I ordered a couple of tins of Kramer’s Blend for Cary Grant from Smokingpipes.com after they announced it. I’d never heard of Kramer’s, and was pleasantly surprised to find such an iconic business alive and well, in California of all places. Allen Kramer personally blended his tobaccos to suit his clients, including the aforementioned Blend for Cary Grant. This appealed to me because it was a blend created for Grant personally, and not a large tobacco company blend that had slapped his name on the label.
Kramer’s Blend for Cary Grant is a blend of black Cavendish, Latakia, Orientals, and Virginia with, as Kramer’s says, a bit of Irish aromatic layered in.
Upon opening a fresh tin I immediately smell hints of both sweetness and Latakia, as well as the Orientals. The tobacco is ready to smoke right out of the tin and requires no further drying time. It’s neither too moist nor too dry and takes to the match easily.
I enjoy English and Latakia blends immensely, but the added touch of sweetness was something I found to be intriguing. This turns out to be a lighter English aromatic blend, but it’s nothing like the aromatics I’ve experienced. There’s no over-sweetness and the smoke is cool and dry on the palate. I found there to be no tongue bite and the tobacco did well at a fast pace as well as a slow f. However, fing slowly and coolly will bring out more of the flavors and nuances found in this blend.
I would say the blend is a bit more Oriental forward, but with a full roundness that is pleasing to my entire palate. The sweetness is there just on the tip of the tongue and the Latakia plays the bass note, creating a nice, round fullness to the blend. There is enjoyment in every f, with different flavors popping up and surprising you here and there in a delightful way. I smoked this fresh from the tin; some time may lead to flavors melding more together although Kramer’s claims to use tobaccos that are already aged. It does, indeed, seem that some healthy aging has already taken place.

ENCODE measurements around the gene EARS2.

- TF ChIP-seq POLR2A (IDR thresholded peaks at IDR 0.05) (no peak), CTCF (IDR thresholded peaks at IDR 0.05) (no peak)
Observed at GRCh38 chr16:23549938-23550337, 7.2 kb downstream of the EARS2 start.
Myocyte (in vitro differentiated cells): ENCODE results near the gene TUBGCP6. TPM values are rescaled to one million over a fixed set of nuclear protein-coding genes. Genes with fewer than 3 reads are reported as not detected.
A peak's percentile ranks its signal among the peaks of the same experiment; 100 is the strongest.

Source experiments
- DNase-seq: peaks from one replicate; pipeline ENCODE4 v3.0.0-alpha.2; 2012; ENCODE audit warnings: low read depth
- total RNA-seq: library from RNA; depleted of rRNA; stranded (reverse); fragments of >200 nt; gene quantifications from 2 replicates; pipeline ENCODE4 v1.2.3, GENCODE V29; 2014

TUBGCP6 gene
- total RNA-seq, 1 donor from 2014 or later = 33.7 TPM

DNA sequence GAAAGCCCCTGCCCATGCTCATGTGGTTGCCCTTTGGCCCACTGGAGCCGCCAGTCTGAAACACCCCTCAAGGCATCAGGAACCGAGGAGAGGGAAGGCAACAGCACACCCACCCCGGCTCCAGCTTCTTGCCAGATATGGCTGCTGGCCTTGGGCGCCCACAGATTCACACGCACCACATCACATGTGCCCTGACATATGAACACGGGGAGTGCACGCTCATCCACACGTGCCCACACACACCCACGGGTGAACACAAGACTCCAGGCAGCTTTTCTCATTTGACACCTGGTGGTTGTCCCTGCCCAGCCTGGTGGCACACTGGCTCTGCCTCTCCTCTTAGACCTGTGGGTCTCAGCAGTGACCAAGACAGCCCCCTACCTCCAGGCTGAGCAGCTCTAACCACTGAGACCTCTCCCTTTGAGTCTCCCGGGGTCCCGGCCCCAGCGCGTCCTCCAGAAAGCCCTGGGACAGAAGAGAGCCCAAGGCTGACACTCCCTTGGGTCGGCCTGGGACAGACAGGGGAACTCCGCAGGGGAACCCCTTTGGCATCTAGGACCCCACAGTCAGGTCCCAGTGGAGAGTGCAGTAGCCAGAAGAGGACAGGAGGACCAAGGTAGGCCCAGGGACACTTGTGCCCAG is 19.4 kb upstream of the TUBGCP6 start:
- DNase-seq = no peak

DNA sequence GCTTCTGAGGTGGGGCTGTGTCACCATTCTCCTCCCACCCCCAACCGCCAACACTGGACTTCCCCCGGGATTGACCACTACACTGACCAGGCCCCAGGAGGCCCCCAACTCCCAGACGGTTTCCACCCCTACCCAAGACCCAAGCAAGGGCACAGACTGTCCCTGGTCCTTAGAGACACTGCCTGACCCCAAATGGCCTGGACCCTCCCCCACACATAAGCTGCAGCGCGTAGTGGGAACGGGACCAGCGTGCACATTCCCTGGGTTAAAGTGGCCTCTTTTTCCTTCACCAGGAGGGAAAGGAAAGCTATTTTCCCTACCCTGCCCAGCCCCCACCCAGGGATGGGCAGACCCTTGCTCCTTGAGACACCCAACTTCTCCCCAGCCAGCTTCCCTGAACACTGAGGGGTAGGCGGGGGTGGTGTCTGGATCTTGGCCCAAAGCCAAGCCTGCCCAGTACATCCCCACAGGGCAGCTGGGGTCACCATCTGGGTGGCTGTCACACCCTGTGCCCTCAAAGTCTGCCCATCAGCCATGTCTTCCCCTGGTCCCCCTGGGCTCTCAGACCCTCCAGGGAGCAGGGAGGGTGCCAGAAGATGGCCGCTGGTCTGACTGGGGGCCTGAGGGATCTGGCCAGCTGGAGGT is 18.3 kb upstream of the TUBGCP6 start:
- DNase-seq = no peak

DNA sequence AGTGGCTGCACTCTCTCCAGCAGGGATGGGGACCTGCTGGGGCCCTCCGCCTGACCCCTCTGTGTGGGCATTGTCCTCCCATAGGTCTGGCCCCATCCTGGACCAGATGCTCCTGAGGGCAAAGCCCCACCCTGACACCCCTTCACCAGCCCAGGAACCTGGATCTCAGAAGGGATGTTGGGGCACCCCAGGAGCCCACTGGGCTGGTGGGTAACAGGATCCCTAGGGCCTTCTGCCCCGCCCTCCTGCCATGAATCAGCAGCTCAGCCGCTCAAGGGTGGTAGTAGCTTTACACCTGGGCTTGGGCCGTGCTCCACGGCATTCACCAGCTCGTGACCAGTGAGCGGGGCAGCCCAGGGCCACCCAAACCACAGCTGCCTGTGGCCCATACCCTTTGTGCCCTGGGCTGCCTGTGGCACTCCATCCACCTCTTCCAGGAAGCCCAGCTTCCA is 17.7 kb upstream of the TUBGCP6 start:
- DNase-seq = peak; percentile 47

The tin note tended to be one that reminded me somewhat of Golden Days of Yore, although the two taste nothing alike, and perhaps that of GL Pease Ashbury. The flavors tend to lean somewhat toward a tin of Ashbury that has been aged in a jar for a good six months or so, but with a roundness of a bit more Latakia and the sweeter notes added. As an English aromatic, this could be seen as a crossover blend much like Frog Morton Across the Pond. ATP was my first English blend and brings back a lot of fond memories for me. Kramer’s has Cyprian Latakia, however, whereas the Frog has Syrian, so there is a noticeable difference there.
I have read that the room note on this blend is quite appreciable, and found that to be true as I smoked my first bowl outside of the local music store in our downtown one evening. A patron exited the building stopping to say my pipe smelled great and reminded her of her late father. She thanked me for the memories.
As stated, I enjoy heavier Latakia blends immensely. I will be trying Kramer’s Father Dempsey when I can get my hands on some. I also enjoy VaPers to a great degree, especially nearer to springtime. But I find Kramer’s Blend for Cary Grant to be a lovely blend that I would like to keep in my permanent rotation. It’s great for anytime of the day, or as an all day smoke if one prefers. I especially see this as great blend to put in my cob and sip on as I go fishing this season.